Last night Hollywood Elsewhere watched Steven Soderbergh‘s Kimi (aka KIMI). My basic take is “minor Soderbergh but pretty good…a reasonably decent Rear Window meets The Conversation tribute film, set in Seatlle during the pandemic. (With a tiny spritz of The Parallax View.) Nicely shot, cut, acted, produced…better than decent.”

Directed by Sodie, shot by “Peter Andrews“, written and produced by David Koepp.

Every compelling protagonist in a thriller needs a handicap of some kind. In Rear Window James Stewart‘s handicap was that his leg was in a cast. In Vertigo his handicap was that he suffered from a fear of heights. Kravitz’s handicap is that she’s agoraphobic.

And boy, she sure lives in a nice loft! How can she afford a place like this? Her mom bought it for her? She’s just a WFH tech — can’t be earning enough to buy a loft this spacious and bucks-up.

75% to 80% of Kravitz’s performance is absorbed or dominated by her perfectly styled blue hair. Kimi‘s hair stylist needs to stand up and take a bow…enjoy your moment! We’re watching the movie and thinking “okay, snappy Soderbergh and some nice Rear Window action” but two-thirds of the time all you can think about is HER HAIR!…HER HAIR!…LOOK AT THAT EXQUISITE COIF AND DYE JOB!

Friendo: “Yes, it’s true — the hair dominates. But Kravitz gives a good minimalist performance. She creates an intriguingly brittle character. She’s very true to everything that we all loathe about Millennials (i.e., Kravitz is 33).”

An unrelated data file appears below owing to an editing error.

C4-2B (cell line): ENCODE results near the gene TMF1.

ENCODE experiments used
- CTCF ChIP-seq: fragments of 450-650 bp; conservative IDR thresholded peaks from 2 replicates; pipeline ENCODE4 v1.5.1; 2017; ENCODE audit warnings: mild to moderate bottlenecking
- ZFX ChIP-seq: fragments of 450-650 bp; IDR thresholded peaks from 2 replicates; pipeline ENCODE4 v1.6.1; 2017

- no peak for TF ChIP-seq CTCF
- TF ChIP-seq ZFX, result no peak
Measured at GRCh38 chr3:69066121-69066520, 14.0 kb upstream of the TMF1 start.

“I agree that it’s minor Soderbergh, but it’s good minor Soderbergh.”

HE: I loved it when she suddenly becomes a kind of Charles Bronson figure at the very end. Obviously a Hollywood-style solution to her troubles, but I emotionally wanted this to happen.

The paranoid mindset of The Conversation and The Parallax View influenced everyone and everything back in the early to mid ’70s. Ever since that time the corporate world has been the source of all the bad guys. A corporate guy appears, you KNOW he’s up to no good. It’s an idea that’s dominated thrillers for a good half-century, and will continue to dominate for the foreseeable future. Because corporations have been running the real domestic realm since Gerald Ford-slash-Jimmy Carter, and certainly since Ronald Reagan.

Friendo #2: “It’s a woke thing, right? Sexual assault. Zoey discovers an incident of sexual assault and possible murder.”

HE: True — a woman being assaulted by a rich corporate pig.

Friendo #2: “Textbook woke. There are only two melodramatic themes today — sexual assault and racism. I guess we can add LGBTQ concerns.”

HE: Except Rita Wilson, Kravitz’s boss and allegedly a sister-in-arms, doesn’t help when Kravitz reports the possible murder.

Friendo #2: “Yeah, but it’s more woke fan fiction. They always make these unbelievable scenarios at a time when it would NEVER happen. Maybe ten years ago. Not now. They want to tell stories about the world that existed before it became what it is post-#MeToo, post-George Floyd, etc. The nonstop obsession with women as victims is so tired by now. They’re like girl people. Not adults. Still children.”

HE: It would be more interesting if they threw in an unusual crime. Like dog-napping a la Lady Gaga. Or an older gay guy murdering his partner over infidelity a la Prick Up Your Ears.

Friendo #2: “Anything other than this. Make the victim a dude. Plus who wants to watch people wearing masks in movies now? It’s nice to see faces. So Zoey is just paranoid?”

HE: Agoraphobic. Afraid of life outdoors.